In an interview this week with SKY’s David Speers, Keysar Trad delivered an articulate and reasoned rebuttal to the proposed reversal of the onus of proof. Indeed, Attorney General George Brandis, in his former life as a defender of liberal freedoms, would have applauded him.
Leaders of the Islamic community in Australia can and must defend their freedoms and their rights because their freedoms and rights belong to all of us.
But we must also have a little sympathy for the government.
Gerard Henderson, the conservative commentator, pointed out on the ABC’s Insiders program that if a teenager from Melbourne can kill people as a suicide bomber in Baghdad, he can do it just as easily in Melbourne or Sydney. Henderson is right.
There is ample evidence that extremists, blooded in foreign wars, return to their home countries to lead atrocities – the planners of the Bali bombing are just one example.
The government has both a right and a solemn duty to protect us by whatever legal means it can.

So there is the tension and the challenge.
Australian society must not allow itself to over-react in ways that are counter-productive, generating angry new adherents to a nihilistic cause. But Australia is entitled to defend itself.
Muslims within Australia must see this challenge as an opportunity – a chance to emerge from the current conflagration in Iraq and Syria with a clear status within Australian society – as part of the strong, central fabric of Australian life.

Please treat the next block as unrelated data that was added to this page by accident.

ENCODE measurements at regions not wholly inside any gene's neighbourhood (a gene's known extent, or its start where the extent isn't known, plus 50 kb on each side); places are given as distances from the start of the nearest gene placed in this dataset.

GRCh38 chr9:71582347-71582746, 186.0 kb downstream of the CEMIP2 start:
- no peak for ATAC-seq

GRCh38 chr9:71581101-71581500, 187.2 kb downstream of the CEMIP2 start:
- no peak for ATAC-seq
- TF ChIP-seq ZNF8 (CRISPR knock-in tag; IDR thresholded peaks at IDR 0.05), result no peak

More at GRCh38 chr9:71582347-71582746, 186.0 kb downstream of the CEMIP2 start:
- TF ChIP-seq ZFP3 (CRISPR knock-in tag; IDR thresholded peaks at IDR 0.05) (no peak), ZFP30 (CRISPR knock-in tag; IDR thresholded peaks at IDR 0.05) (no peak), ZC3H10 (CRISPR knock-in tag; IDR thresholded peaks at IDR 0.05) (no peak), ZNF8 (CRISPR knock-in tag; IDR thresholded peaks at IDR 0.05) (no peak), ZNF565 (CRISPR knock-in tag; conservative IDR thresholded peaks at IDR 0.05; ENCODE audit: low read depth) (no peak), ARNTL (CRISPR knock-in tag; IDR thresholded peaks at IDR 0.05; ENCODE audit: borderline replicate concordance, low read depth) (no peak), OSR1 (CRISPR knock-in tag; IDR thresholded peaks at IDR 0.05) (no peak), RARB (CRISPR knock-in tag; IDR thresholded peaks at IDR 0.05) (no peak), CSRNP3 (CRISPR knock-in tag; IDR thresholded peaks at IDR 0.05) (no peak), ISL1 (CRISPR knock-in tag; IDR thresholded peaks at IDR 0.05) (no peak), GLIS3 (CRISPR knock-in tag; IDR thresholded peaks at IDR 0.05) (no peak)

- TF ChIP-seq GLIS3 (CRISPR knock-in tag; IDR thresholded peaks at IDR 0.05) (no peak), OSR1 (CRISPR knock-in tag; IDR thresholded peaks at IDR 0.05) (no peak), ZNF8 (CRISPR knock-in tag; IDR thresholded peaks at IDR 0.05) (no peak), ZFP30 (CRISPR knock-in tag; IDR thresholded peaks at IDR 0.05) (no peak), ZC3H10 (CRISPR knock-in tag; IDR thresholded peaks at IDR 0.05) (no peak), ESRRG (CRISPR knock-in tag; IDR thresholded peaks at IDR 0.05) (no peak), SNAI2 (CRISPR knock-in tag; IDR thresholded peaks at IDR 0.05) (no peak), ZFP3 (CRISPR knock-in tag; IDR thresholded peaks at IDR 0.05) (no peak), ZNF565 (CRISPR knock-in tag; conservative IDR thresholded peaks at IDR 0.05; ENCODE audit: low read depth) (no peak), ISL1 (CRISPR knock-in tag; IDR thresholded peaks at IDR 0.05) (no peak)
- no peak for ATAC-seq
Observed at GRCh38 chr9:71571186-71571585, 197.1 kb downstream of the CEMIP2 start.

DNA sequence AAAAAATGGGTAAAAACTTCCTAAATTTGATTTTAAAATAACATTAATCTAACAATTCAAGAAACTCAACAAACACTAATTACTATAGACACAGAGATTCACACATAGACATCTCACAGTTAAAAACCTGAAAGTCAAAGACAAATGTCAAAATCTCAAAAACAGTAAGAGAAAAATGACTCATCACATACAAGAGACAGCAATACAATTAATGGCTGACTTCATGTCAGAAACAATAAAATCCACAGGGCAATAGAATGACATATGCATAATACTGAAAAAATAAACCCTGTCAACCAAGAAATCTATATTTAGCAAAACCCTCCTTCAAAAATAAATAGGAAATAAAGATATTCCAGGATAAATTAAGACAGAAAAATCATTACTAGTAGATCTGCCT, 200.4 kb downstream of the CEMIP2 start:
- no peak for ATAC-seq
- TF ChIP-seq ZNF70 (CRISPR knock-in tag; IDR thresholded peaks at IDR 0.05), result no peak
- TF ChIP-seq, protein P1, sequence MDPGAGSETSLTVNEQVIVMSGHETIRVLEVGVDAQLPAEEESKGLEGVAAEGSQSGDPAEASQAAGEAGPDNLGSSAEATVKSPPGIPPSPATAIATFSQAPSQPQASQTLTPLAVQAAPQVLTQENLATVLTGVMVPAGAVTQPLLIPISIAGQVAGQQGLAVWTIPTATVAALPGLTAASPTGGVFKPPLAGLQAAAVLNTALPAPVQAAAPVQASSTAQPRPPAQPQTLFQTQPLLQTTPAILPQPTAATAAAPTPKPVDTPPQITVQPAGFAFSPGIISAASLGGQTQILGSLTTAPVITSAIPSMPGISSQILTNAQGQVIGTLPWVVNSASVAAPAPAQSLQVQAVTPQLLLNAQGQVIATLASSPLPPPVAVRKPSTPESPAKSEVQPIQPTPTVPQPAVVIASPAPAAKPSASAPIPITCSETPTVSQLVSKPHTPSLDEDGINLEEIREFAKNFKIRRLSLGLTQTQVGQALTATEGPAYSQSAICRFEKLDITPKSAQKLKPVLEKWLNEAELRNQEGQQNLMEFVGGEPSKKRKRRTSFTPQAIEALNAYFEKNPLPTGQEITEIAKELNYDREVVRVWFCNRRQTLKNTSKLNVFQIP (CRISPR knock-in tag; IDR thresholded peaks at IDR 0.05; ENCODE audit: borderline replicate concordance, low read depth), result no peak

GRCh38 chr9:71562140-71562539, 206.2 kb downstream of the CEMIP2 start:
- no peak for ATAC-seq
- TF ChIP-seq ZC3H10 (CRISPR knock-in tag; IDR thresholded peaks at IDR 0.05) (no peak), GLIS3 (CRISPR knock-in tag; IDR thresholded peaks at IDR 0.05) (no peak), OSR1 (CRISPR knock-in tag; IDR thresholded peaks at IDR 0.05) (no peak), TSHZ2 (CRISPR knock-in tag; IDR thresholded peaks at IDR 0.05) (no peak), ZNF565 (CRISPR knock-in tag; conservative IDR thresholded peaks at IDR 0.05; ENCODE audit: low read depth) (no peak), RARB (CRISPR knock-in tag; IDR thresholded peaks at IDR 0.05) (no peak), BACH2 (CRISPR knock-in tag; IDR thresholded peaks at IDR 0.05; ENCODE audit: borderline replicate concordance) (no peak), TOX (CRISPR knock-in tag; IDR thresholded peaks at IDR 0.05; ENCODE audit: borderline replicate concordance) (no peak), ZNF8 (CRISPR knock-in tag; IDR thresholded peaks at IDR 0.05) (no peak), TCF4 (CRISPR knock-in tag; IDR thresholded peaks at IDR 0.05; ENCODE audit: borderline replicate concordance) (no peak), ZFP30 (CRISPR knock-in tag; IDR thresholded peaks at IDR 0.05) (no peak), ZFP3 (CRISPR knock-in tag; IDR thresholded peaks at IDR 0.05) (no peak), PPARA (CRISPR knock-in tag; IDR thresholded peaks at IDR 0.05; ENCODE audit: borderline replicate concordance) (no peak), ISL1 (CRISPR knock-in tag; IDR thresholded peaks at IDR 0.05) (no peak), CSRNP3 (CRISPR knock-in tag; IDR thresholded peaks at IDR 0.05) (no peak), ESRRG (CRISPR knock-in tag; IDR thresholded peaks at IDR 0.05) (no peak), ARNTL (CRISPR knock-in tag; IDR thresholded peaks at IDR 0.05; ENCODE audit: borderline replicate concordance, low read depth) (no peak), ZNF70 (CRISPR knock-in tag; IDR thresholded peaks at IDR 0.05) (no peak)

No opportunity to do that work should be wasted.

It is probable a terrorist outrage will strike in Australia at some stage. The morning after that event it will be too late for Muslims in Australia to announce they reject terrorism.

That denunciation must be so well established that every Australian, outside the lost extremes, rallies to enfold Muslims within the grieving whole.

How is that done?

The people who work hardest at shaping popular narratives are politicians. Let’s learn from them.

Political communicators know that repetition of a simple position, works.
Before his election victory in 2007, Kevin Rudd used the phrase “working families”. There was barely a sentence in which it did not appear and certainly there was never a speech or TV interview in which it was absent.
If nothing else, by the time they went into the ballot box voters knew – or thought they knew – that Kevin Rudd cared about families who worked for a living.
Tony Abbott, from the moment he took the Liberal Party leadership used and developed the same simple techniques – the dreaded three word slogans.. axe the tax.. stop the boats.. end the waste.
It worked for him as it worked for Kevin Rudd six years earlier.
It cannot work if people don’t believe it. Julia Gillard entered the 2010 election with the slogan “moving forward.” It was worked into every utterance and it was a disaster. People saw it as devious – an instruction to ignore the brutal toppling of her predecessor.

My recommendation to leaders of the Muslim community is a simple one – and it is guided by the lessons of politics.